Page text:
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Celestial Navigation by [Tyler, Anne]
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Celestial Navigation Kindle Edition

3.4 out of 5 stars 15 customer reviews

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Length: 285 pages Word Wise: Enabled Enhanced Typesetting: Enabled
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Review

"A rich, revolutionary novel...she writes with virtuosity and perfect confidence, insight and compassion" (The Times)

"Anne Tyler's talent is to make extraordinary characters entirely credible... So unfaltering is their story that every word is convincing" (Sunday Times)

"Tyler has created two characters at once entirely original and entirely convincing...a quiet but immensely strong novel, to admire and treasure" (Sunday Telegraph)

Book Description

From the Pulitzer prize-winning Sunday Times bestseller Anne Tyler. Celestial Navigation is now re-jacketed along with the rest of Tyler’s books in striking new backlist style

Product details

  • Format: Kindle Edition
  • File Size: 1219 KB
  • Print Length: 285 pages
  • Publisher: Vintage Digital; New Ed edition (10 April 2012)
  • Sold by: Amazon Media EU S.à r.l.
  • Language: English
  • ASIN: B007V07M4E
  • Text-to-Speech: Enabled
  • X-Ray:
  • Word Wise: Enabled
  • Screen Reader: Supported
  • Enhanced Typesetting: Enabled
  • Average Customer Review: 3.4 out of 5 stars 15 customer reviews
  • Amazon Bestsellers Rank: #25,395 Paid in Kindle Store (See Top 100 Paid in Kindle Store)
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Customer Reviews

Top Customer Reviews

Format: Paperback Verified Purchase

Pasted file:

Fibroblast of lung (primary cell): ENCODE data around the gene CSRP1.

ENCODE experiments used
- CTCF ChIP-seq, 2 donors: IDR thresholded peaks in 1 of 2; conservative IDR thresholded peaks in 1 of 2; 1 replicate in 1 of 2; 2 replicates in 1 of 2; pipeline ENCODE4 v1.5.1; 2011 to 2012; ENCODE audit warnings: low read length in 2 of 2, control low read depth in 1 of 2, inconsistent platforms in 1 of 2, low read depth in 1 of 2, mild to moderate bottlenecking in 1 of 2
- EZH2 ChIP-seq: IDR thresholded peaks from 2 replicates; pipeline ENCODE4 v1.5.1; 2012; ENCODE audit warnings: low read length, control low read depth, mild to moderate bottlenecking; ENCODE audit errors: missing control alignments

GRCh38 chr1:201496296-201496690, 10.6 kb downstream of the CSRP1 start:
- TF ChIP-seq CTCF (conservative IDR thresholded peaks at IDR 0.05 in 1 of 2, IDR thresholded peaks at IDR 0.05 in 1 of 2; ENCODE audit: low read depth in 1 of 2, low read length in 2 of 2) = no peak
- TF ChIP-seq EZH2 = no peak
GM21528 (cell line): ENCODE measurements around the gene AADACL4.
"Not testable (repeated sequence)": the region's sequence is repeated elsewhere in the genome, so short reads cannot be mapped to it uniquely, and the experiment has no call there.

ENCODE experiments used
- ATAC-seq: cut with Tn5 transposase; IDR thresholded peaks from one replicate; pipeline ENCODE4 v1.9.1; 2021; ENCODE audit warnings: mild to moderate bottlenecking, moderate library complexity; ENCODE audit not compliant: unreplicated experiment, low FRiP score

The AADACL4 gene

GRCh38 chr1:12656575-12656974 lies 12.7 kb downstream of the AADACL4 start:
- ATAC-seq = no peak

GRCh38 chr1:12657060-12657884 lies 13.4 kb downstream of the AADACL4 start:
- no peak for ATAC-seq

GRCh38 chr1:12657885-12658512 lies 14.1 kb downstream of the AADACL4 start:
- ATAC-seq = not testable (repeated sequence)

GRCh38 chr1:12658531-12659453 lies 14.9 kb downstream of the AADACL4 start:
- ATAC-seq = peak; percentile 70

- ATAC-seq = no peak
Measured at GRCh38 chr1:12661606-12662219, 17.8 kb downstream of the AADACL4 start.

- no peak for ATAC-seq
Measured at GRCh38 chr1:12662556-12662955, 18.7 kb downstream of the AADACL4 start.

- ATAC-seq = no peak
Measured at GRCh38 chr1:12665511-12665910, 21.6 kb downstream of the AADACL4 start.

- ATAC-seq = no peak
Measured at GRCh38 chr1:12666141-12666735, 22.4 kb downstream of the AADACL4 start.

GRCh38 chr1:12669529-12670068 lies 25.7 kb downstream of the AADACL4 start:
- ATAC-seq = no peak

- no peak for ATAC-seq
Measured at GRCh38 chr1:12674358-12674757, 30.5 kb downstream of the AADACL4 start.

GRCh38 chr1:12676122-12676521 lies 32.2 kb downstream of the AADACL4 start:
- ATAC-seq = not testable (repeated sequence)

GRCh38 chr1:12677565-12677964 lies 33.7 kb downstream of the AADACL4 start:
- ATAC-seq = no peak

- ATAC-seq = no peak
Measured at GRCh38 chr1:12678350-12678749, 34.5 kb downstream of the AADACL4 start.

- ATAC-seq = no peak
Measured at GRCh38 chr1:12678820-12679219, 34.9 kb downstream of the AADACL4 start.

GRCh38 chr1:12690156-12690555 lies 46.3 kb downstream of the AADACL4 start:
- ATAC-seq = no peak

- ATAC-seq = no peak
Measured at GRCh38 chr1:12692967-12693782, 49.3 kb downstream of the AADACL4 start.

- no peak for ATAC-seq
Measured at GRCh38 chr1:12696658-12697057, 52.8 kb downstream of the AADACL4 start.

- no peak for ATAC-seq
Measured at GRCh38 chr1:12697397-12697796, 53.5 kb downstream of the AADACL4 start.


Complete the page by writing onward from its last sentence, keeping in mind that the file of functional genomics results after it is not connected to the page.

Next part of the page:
This is a novel about an artist, perhaps a great one, not at all an easy thing to attempt: you have to navigate around the shoals of sentimentality about tragic suffering (see Van Gogh); and describing plastic art in a way that conveys more than your own enthusiasm is very difficult too. This artist, Jeremy, is not at all unlike Joseph Cornell, the maker of boxes, famously reclusive, modest, shy and poor, unwilling to leave his house - but even Cornell had more outside life than Tyler gives Jeremy, though he didn't have a wife.
The wife of the great artist is also a commonly attempted subject nowadays, and in this book we root as much for Mary as for Jeremy. The trouble is, I think, that, though we are pleased when they get together and have their many rather faceless children, we don't believe it. Therefore when the end of the book comes, perfectly logically, we don't like it.
But there is a good deal to like in Celestial Navigation - the strange sense of timelessness (with Anne Tyler we always seem to be 20, 30, 40 years behind the given date), the sheer length of life, the dreamlike innerness of an old many-storied house, the sharp pain of regret at uncommunicated love - and the other characters; another damaging mother (as in Homesick Restaurant), a parasitic young drifter, a spinster who finds her role.
Five or six books compete for the title of Tyler's best novel. This one would come sixth or seventh, but still essential reading.
I sometimes have a sense of her as a writer for very old children, people like us perhaps.
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Format: Paperback
When an Anne Tyler novel doesn't work, her characters seem merely quirky and the book as a result seems charming but lightweight. At her best, though, her characters are genuine mysteries, but without any Gothic trappings. We're not in "Wuthering Heights" -- we're in the ordinary streets of Baltimore. Her fifth novel, "Celestial Navigations" (1974) is perhaps as good a novel of Tyler's as I've read -- and it's good by any standard. The title is apt -- celestial navigation is a nautical term for sailing by the stars. The things that you're steering by are real enough, but it takes real skill to negotiate them, and that's an apt metaphor for the difficulties of establishing relationships with people who are opaque to one another and who yet seem totally plausible as characters. The title perhaps suggests interstellar travel too -- and that suggests a sense in which these Baltimoreans are as weird as aliens at times to the people trying to understand them and love them.